True to our US culture, many business and personal development authors, gurus, and other self-proclaimed thought leaders stand on a platform and try to convince us to “think big” and not to settle for “playing small.” “Reach thousands,” they say, “Have a huge impact.” And often that is accompanied by, “And make a six or seven figure income while doing it!”
Well, that’s all fine and good, and a sincere “Bravo!” to those who aspire to larger-than-life goals. Really. I am eternally grateful to people like Cecile Richards, Hillary Clinton, and President Obama. But my message today is about something else. It’s about attending to the hurt, the pain, the struggles and even the beauty that is right in front of us. We can bring love and kindness into our own little corner of the world. Yes. That’s right. I’m saying it’s OK to play small.
I write this on the last day of 2016, a year that has been chock o’ block full of unimaginable heartache, loss, and catastrophic events all around the world. The darkness has not lifted yet and we don’t know when it will. We will likely have at least another four years of outrageous and unpredictable behaviour and the consequences that ensue. My fervent hope is that no more lives are lost and that we find a way to live in peace. Sadly, I am not terribly optimistic about this happening on a global scale. But, maybe it can happen right here in my own home, my own neighbourhood, maybe even my own little town.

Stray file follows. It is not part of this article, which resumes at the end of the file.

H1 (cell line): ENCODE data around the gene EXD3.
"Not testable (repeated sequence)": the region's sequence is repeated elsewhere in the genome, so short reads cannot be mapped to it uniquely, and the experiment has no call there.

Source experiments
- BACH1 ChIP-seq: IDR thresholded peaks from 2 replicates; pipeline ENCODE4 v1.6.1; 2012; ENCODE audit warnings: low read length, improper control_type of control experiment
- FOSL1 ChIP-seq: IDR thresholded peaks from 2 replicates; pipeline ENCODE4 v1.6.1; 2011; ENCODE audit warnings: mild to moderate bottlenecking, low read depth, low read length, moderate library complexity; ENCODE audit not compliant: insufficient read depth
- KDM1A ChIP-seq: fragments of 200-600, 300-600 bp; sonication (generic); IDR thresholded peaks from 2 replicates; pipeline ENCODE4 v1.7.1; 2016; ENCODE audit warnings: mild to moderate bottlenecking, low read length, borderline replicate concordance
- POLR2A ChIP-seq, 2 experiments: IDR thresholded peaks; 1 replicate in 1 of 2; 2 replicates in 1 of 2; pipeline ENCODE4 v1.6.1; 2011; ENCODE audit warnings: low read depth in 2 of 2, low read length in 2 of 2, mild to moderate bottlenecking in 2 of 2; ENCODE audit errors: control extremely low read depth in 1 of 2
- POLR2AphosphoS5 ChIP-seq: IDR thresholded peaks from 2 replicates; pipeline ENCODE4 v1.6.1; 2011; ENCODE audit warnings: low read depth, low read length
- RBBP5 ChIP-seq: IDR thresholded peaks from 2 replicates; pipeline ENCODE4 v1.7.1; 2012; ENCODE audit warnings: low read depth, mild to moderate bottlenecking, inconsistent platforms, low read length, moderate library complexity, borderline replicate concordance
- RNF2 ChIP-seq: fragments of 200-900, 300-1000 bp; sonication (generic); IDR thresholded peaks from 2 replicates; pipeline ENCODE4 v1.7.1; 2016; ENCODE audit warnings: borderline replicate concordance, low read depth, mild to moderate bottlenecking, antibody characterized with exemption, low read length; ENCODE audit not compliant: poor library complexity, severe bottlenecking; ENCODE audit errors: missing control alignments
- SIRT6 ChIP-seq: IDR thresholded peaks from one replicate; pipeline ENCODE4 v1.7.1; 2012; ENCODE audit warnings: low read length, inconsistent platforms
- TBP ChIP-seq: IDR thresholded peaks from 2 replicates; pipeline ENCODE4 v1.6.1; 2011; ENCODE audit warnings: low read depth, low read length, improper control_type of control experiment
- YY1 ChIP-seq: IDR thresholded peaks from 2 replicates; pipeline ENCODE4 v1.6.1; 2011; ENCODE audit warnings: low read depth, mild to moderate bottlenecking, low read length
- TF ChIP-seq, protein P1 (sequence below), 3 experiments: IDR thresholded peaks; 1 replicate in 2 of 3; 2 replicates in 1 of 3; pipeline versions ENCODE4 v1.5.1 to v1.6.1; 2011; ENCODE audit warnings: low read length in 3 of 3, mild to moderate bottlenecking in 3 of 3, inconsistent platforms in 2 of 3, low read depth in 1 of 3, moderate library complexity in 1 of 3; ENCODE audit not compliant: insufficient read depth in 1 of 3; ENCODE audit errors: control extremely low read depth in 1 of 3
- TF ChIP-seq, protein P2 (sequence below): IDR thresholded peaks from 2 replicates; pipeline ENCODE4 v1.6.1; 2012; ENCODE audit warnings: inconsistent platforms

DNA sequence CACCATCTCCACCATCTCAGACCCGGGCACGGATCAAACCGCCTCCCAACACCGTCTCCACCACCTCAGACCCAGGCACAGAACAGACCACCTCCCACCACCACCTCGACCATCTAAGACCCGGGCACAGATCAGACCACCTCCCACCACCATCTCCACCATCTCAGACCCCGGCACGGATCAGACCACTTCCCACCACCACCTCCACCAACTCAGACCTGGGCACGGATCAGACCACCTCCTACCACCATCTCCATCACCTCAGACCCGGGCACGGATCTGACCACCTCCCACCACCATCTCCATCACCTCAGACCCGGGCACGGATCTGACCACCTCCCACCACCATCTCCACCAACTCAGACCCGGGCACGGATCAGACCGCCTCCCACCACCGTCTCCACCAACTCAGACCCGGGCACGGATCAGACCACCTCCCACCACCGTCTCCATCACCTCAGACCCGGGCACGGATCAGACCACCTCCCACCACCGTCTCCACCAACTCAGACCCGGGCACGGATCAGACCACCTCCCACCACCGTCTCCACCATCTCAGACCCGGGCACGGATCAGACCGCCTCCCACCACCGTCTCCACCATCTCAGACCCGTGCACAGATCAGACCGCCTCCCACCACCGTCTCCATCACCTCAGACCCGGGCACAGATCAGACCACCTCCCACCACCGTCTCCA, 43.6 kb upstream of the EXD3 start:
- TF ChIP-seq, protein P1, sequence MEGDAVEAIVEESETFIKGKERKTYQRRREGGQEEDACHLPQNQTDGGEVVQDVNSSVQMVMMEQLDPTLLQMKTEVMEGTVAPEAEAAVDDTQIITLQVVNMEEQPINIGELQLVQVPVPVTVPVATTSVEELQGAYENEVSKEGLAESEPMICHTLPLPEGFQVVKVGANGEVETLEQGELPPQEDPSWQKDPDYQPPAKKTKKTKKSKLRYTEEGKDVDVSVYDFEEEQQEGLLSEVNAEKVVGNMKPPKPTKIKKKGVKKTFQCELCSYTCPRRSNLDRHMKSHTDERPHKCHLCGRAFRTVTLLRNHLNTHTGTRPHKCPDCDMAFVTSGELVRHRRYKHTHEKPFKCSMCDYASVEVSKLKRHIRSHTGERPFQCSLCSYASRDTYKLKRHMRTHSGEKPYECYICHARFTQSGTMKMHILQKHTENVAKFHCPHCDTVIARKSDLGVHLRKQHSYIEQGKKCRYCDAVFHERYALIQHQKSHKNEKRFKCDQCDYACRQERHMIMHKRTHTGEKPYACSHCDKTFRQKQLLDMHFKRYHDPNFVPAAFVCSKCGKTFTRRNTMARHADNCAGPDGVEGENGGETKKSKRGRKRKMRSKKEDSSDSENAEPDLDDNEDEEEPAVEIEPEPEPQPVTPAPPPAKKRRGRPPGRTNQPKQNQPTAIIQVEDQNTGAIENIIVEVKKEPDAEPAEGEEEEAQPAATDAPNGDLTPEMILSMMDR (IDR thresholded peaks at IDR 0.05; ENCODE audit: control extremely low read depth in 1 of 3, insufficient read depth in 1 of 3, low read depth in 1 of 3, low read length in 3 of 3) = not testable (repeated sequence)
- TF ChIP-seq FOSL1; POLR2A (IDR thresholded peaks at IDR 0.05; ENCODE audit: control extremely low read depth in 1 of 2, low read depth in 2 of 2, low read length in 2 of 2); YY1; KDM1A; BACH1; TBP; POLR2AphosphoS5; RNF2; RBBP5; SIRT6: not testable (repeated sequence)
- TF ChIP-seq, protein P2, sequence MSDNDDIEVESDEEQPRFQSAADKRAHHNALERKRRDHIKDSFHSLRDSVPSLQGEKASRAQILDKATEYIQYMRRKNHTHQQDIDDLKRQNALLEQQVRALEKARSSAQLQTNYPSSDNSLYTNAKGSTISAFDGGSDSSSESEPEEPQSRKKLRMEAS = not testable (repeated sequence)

Acting with love and kindness, responding appropriately to challenging situations, and treating all human beings with respect is something we can all commit to in the coming year. Every one of us can have an impact without being on the national stage. Each of us can make some small, tiny piece of the world a haven of love and acceptance. We have the power, the ability and, yes, even the responsibility, to do all we can for ourselves and for those closest to us.
I invite you to give it a try. Play small. Bring your partner a cup of coffee in bed. Deliver your elderly neighbour’s newspaper directly to the front door. Play a board game with your children. Tell someone how much you love them. Forgive yourself for whatever transgressions, real or imagined, are causing you to feel badly about yourself. And yes, if there is an opportunity to make a difference on a larger scale, that’s pretty awesome, too. But please don’t allow yourself to be paralyzed by the magnitude of what we are facing right now. If the bigger picture overwhelms you, narrow your focus to what’s right in front of you. Call me a Pollyanna if you like, but I believe that our small, intimate acts can have a powerful and exponential impact. And to 2016? Peace out.